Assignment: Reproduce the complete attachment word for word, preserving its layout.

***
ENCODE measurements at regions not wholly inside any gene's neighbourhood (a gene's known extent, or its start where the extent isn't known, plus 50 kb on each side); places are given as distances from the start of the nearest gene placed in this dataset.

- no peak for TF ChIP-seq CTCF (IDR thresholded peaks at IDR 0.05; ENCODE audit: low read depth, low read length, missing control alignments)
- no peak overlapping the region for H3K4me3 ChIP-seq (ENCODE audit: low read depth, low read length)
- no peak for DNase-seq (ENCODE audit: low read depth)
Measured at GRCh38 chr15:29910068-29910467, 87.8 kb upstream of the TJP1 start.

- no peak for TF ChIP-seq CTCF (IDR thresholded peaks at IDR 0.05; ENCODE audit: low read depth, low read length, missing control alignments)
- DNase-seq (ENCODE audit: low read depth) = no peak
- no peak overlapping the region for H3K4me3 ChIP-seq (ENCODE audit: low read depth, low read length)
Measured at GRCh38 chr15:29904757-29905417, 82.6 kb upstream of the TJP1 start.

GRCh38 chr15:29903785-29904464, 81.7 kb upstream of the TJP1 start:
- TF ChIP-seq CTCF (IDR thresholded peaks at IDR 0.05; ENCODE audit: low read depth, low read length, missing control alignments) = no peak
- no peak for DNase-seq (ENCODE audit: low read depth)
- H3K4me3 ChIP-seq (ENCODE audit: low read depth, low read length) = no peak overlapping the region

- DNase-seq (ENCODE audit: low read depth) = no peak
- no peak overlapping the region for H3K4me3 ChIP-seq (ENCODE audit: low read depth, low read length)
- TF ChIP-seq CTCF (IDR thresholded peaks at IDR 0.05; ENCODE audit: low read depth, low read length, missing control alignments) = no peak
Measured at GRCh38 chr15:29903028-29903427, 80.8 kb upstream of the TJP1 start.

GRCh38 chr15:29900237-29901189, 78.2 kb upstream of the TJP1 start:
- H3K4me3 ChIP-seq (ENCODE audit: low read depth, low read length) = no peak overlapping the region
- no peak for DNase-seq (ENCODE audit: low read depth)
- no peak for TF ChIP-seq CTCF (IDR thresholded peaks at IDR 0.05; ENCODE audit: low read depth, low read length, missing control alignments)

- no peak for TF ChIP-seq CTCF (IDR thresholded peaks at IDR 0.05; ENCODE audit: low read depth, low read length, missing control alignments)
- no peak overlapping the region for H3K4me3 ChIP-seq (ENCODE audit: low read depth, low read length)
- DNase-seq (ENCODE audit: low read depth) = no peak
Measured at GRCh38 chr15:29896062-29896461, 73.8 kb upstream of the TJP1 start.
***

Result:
ENCODE measurements at regions not wholly inside any gene's neighbourhood (a gene's known extent, or its start where the extent isn't known, plus 50 kb on each side); places are given as distances from the start of the nearest gene placed in this dataset.

- no peak for TF ChIP-seq CTCF (IDR thresholded peaks at IDR 0.05; ENCODE audit: low read depth, low read length, missing control alignments)
- no peak overlapping the region for H3K4me3 ChIP-seq (ENCODE audit: low read depth, low read length)
- no peak for DNase-seq (ENCODE audit: low read depth)
Measured at GRCh38 chr15:29910068-29910467, 87.8 kb upstream of the TJP1 start.

- no peak for TF ChIP-seq CTCF (IDR thresholded peaks at IDR 0.05; ENCODE audit: low read depth, low read length, missing control alignments)
- DNase-seq (ENCODE audit: low read depth) = no peak
- no peak overlapping the region for H3K4me3 ChIP-seq (ENCODE audit: low read depth, low read length)
Measured at GRCh38 chr15:29904757-29905417, 82.6 kb upstream of the TJP1 start.

GRCh38 chr15:29903785-29904464, 81.7 kb upstream of the TJP1 start:
- TF ChIP-seq CTCF (IDR thresholded peaks at IDR 0.05; ENCODE audit: low read depth, low read length, missing control alignments) = no peak
- no peak for DNase-seq (ENCODE audit: low read depth)
- H3K4me3 ChIP-seq (ENCODE audit: low read depth, low read length) = no peak overlapping the region

- DNase-seq (ENCODE audit: low read depth) = no peak
- no peak overlapping the region for H3K4me3 ChIP-seq (ENCODE audit: low read depth, low read length)
- TF ChIP-seq CTCF (IDR thresholded peaks at IDR 0.05; ENCODE audit: low read depth, low read length, missing control alignments) = no peak
Measured at GRCh38 chr15:29903028-29903427, 80.8 kb upstream of the TJP1 start.

GRCh38 chr15:29900237-29901189, 78.2 kb upstream of the TJP1 start:
- H3K4me3 ChIP-seq (ENCODE audit: low read depth, low read length) = no peak overlapping the region
- no peak for DNase-seq (ENCODE audit: low read depth)
- no peak for TF ChIP-seq CTCF (IDR thresholded peaks at IDR 0.05; ENCODE audit: low read depth, low read length, missing control alignments)

- no peak for TF ChIP-seq CTCF (IDR thresholded peaks at IDR 0.05; ENCODE audit: low read depth, low read length, missing control alignments)
- no peak overlapping the region for H3K4me3 ChIP-seq (ENCODE audit: low read depth, low read length)
- DNase-seq (ENCODE audit: low read depth) = no peak
Measured at GRCh38 chr15:29896062-29896461, 73.8 kb upstream of the TJP1 start.